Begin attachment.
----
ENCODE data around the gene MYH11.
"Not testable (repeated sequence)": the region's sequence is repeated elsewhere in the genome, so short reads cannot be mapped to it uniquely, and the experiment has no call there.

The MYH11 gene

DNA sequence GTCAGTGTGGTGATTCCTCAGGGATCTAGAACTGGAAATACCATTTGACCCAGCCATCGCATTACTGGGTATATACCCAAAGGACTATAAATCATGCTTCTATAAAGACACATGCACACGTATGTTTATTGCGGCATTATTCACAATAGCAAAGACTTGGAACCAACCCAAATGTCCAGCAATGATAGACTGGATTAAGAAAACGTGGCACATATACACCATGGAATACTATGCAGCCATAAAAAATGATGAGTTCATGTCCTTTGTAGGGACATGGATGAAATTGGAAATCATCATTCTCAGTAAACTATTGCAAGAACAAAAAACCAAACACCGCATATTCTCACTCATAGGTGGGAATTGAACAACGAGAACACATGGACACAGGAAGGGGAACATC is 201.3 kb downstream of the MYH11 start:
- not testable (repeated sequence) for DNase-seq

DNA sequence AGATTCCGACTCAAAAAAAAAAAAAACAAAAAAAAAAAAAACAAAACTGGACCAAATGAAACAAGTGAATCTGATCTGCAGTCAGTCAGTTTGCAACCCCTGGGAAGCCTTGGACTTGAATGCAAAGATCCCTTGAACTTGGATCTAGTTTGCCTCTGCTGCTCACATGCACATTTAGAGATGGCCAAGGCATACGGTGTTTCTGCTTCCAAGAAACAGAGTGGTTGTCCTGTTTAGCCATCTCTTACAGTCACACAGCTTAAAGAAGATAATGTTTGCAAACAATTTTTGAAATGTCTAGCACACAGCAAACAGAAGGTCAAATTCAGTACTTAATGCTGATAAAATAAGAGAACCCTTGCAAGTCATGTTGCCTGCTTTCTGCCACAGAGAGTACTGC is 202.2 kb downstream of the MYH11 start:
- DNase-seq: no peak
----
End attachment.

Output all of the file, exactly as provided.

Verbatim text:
ENCODE data around the gene MYH11.
"Not testable (repeated sequence)": the region's sequence is repeated elsewhere in the genome, so short reads cannot be mapped to it uniquely, and the experiment has no call there.

The MYH11 gene

DNA sequence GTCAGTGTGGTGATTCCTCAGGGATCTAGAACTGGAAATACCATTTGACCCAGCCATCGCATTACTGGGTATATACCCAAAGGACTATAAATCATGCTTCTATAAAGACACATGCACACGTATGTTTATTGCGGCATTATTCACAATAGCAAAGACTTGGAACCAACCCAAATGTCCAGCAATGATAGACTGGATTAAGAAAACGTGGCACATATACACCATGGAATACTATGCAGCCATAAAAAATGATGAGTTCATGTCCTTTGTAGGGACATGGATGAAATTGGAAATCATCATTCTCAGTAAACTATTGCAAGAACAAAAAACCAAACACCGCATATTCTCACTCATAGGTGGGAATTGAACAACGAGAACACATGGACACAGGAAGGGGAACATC is 201.3 kb downstream of the MYH11 start:
- not testable (repeated sequence) for DNase-seq

DNA sequence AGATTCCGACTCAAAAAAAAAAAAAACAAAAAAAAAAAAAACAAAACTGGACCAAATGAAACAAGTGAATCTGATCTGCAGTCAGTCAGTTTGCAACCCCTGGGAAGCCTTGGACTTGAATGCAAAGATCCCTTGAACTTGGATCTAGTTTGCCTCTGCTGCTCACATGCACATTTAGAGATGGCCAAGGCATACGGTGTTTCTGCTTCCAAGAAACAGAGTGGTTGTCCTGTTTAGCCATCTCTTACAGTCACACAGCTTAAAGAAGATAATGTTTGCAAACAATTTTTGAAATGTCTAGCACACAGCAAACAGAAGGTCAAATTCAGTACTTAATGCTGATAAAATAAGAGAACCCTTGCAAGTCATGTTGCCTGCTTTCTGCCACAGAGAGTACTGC is 202.2 kb downstream of the MYH11 start:
- DNase-seq: no peak